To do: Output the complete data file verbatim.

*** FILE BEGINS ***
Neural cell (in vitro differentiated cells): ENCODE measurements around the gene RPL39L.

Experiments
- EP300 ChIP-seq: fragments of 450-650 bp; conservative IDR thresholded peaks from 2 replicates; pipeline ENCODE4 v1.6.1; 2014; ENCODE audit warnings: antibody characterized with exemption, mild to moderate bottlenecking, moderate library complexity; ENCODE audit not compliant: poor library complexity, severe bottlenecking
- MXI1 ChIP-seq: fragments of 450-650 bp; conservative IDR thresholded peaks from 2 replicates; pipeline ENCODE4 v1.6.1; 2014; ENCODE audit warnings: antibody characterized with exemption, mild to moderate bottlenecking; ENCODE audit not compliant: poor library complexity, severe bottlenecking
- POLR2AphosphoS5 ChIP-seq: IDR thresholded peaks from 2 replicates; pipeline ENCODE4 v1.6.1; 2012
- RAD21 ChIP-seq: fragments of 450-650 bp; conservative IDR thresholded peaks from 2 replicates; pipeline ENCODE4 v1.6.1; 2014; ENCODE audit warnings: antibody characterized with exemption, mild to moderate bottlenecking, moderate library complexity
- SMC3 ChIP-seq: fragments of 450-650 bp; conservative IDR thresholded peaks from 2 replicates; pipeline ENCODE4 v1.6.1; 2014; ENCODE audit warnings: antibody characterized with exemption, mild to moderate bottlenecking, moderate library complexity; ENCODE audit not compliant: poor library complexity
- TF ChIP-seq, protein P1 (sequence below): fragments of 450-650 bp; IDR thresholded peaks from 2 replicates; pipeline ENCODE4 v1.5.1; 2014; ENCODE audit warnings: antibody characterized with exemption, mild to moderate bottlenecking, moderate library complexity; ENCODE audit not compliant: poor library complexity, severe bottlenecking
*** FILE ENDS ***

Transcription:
Neural cell (in vitro differentiated cells): ENCODE measurements around the gene RPL39L.

Experiments
- EP300 ChIP-seq: fragments of 450-650 bp; conservative IDR thresholded peaks from 2 replicates; pipeline ENCODE4 v1.6.1; 2014; ENCODE audit warnings: antibody characterized with exemption, mild to moderate bottlenecking, moderate library complexity; ENCODE audit not compliant: poor library complexity, severe bottlenecking
- MXI1 ChIP-seq: fragments of 450-650 bp; conservative IDR thresholded peaks from 2 replicates; pipeline ENCODE4 v1.6.1; 2014; ENCODE audit warnings: antibody characterized with exemption, mild to moderate bottlenecking; ENCODE audit not compliant: poor library complexity, severe bottlenecking
- POLR2AphosphoS5 ChIP-seq: IDR thresholded peaks from 2 replicates; pipeline ENCODE4 v1.6.1; 2012
- RAD21 ChIP-seq: fragments of 450-650 bp; conservative IDR thresholded peaks from 2 replicates; pipeline ENCODE4 v1.6.1; 2014; ENCODE audit warnings: antibody characterized with exemption, mild to moderate bottlenecking, moderate library complexity
- SMC3 ChIP-seq: fragments of 450-650 bp; conservative IDR thresholded peaks from 2 replicates; pipeline ENCODE4 v1.6.1; 2014; ENCODE audit warnings: antibody characterized with exemption, mild to moderate bottlenecking, moderate library complexity; ENCODE audit not compliant: poor library complexity
- TF ChIP-seq, protein P1 (sequence below): fragments of 450-650 bp; IDR thresholded peaks from 2 replicates; pipeline ENCODE4 v1.5.1; 2014; ENCODE audit warnings: antibody characterized with exemption, mild to moderate bottlenecking, moderate library complexity; ENCODE audit not compliant: poor library complexity, severe bottlenecking